This is a conventional development of integration theory, starting with measure spaces. The Author’s Note (p. vii) states that “The goal here is concision, clarity, and accuracy,” and the book meets these goals. By American standards this is not a “Course”, as it has no exercises or motivation, and only a modest set of examples. The present volume is a reprint of the original 1996 publication.
I think this book works best as a review or as an introduction to the more abstract theories of integration. It is too abstract for a first course in integration, as it starts immediately with the most abstract theories and only (a great deal later) deals with integration on the real line. A book that takes a similar approach, but with more exercises and more concreteness, is Hewitt & Stromberg’s Real and Abstract Analysis.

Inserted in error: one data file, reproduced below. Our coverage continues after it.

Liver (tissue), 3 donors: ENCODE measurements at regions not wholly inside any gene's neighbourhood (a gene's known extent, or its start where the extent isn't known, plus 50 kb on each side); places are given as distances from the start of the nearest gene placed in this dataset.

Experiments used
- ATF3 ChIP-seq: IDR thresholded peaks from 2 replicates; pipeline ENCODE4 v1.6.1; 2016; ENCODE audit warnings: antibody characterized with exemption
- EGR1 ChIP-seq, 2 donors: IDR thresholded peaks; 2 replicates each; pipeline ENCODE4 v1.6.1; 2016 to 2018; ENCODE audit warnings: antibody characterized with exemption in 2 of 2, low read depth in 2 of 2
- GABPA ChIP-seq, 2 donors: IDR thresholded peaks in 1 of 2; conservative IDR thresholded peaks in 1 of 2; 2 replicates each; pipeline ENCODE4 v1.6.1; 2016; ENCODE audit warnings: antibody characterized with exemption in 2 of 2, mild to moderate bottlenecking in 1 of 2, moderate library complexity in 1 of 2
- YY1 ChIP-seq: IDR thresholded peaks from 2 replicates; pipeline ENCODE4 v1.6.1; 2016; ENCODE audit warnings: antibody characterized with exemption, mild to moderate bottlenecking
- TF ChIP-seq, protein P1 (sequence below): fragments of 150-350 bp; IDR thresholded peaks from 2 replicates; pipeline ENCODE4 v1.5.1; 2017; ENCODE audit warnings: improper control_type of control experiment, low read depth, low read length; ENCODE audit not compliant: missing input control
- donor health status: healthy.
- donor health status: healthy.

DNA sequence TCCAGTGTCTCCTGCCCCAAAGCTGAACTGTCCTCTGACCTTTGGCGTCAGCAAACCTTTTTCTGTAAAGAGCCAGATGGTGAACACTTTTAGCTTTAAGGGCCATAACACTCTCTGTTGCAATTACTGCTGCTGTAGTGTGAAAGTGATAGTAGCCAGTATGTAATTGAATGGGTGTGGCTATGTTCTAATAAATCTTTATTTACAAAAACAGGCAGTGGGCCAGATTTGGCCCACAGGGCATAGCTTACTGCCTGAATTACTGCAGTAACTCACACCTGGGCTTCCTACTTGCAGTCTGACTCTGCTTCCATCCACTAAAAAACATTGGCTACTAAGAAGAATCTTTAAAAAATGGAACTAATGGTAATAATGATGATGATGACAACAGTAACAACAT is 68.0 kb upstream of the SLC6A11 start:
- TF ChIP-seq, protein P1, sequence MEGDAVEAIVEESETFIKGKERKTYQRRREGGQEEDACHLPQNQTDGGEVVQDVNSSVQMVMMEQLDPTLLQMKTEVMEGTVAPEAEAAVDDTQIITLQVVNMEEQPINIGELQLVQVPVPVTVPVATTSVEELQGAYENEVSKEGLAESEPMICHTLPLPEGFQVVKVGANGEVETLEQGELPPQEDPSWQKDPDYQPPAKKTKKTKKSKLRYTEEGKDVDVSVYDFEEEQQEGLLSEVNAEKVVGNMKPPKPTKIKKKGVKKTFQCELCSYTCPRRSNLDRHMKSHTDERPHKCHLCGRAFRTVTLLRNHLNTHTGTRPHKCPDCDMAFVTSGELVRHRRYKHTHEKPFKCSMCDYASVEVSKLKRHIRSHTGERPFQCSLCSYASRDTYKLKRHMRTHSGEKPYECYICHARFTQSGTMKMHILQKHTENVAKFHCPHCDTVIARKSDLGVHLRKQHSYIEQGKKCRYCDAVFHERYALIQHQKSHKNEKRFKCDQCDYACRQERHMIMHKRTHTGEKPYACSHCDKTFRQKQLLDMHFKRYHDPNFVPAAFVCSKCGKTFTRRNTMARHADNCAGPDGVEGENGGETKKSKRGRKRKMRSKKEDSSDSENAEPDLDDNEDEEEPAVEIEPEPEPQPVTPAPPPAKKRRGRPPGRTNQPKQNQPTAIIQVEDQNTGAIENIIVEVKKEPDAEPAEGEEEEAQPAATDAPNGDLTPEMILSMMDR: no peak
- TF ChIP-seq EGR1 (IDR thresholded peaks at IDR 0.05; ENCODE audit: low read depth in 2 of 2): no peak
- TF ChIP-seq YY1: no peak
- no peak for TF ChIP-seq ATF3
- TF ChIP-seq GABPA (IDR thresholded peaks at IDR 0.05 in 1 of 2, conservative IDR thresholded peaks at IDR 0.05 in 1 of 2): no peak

Allen Stenger is a math hobbyist and retired software developer. He is webmaster and newsletter editor for the MAA Southwestern Section and is an editor of the Missouri Journal of Mathematical Sciences. His mathematical interests are number theory and classical analysis. He volunteers in his spare time at MathNerds.org, a math help site that fosters inquiry learning.